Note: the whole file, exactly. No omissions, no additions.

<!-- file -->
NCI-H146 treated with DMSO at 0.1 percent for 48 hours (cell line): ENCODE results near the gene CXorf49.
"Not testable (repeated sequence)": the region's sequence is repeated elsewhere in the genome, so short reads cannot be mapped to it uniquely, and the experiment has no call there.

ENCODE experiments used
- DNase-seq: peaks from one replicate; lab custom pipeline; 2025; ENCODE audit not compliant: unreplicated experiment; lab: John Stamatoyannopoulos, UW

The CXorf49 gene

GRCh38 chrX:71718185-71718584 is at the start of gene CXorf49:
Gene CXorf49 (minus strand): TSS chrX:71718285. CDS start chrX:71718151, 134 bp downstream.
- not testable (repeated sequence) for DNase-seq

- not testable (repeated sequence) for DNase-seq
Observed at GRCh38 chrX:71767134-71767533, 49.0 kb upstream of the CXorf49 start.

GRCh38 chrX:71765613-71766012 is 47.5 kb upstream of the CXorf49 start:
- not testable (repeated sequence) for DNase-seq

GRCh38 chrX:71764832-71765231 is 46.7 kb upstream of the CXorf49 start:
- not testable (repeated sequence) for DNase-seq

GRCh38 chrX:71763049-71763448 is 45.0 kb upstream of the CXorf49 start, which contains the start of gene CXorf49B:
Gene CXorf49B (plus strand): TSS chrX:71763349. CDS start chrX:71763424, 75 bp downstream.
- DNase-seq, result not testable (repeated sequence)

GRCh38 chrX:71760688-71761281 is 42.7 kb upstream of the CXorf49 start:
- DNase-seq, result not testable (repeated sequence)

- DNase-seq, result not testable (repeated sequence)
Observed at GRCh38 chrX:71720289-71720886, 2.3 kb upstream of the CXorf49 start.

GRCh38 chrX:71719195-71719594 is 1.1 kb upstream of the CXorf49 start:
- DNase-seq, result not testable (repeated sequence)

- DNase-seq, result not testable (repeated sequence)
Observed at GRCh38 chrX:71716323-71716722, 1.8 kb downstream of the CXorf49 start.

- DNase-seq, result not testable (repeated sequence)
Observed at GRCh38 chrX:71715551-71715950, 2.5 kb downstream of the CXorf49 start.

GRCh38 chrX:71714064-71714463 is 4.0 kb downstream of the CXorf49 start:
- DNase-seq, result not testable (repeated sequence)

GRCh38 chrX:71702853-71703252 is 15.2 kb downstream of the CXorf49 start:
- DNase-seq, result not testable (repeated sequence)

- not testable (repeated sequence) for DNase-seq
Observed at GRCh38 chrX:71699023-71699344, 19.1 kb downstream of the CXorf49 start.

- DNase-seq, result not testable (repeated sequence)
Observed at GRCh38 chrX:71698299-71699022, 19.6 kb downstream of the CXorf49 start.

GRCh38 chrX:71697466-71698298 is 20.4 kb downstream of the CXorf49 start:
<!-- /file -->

NCI-H146 treated with DMSO at 0.1 percent for 48 hours (cell line): ENCODE results near the gene CXorf49.
"Not testable (repeated sequence)": the region's sequence is repeated elsewhere in the genome, so short reads cannot be mapped to it uniquely, and the experiment has no call there.

ENCODE experiments used
- DNase-seq: peaks from one replicate; lab custom pipeline; 2025; ENCODE audit not compliant: unreplicated experiment; lab: John Stamatoyannopoulos, UW

The CXorf49 gene

GRCh38 chrX:71718185-71718584 is at the start of gene CXorf49:
Gene CXorf49 (minus strand): TSS chrX:71718285. CDS start chrX:71718151, 134 bp downstream.
- not testable (repeated sequence) for DNase-seq

- not testable (repeated sequence) for DNase-seq
Observed at GRCh38 chrX:71767134-71767533, 49.0 kb upstream of the CXorf49 start.

GRCh38 chrX:71765613-71766012 is 47.5 kb upstream of the CXorf49 start:
- not testable (repeated sequence) for DNase-seq

GRCh38 chrX:71764832-71765231 is 46.7 kb upstream of the CXorf49 start:
- not testable (repeated sequence) for DNase-seq

GRCh38 chrX:71763049-71763448 is 45.0 kb upstream of the CXorf49 start, which contains the start of gene CXorf49B:
Gene CXorf49B (plus strand): TSS chrX:71763349. CDS start chrX:71763424, 75 bp downstream.
- DNase-seq, result not testable (repeated sequence)

GRCh38 chrX:71760688-71761281 is 42.7 kb upstream of the CXorf49 start:
- DNase-seq, result not testable (repeated sequence)

- DNase-seq, result not testable (repeated sequence)
Observed at GRCh38 chrX:71720289-71720886, 2.3 kb upstream of the CXorf49 start.

GRCh38 chrX:71719195-71719594 is 1.1 kb upstream of the CXorf49 start:
- DNase-seq, result not testable (repeated sequence)

- DNase-seq, result not testable (repeated sequence)
Observed at GRCh38 chrX:71716323-71716722, 1.8 kb downstream of the CXorf49 start.

- DNase-seq, result not testable (repeated sequence)
Observed at GRCh38 chrX:71715551-71715950, 2.5 kb downstream of the CXorf49 start.

GRCh38 chrX:71714064-71714463 is 4.0 kb downstream of the CXorf49 start:
- DNase-seq, result not testable (repeated sequence)

GRCh38 chrX:71702853-71703252 is 15.2 kb downstream of the CXorf49 start:
- DNase-seq, result not testable (repeated sequence)

- not testable (repeated sequence) for DNase-seq
Observed at GRCh38 chrX:71699023-71699344, 19.1 kb downstream of the CXorf49 start.

- DNase-seq, result not testable (repeated sequence)
Observed at GRCh38 chrX:71698299-71699022, 19.6 kb downstream of the CXorf49 start.

GRCh38 chrX:71697466-71698298 is 20.4 kb downstream of the CXorf49 start: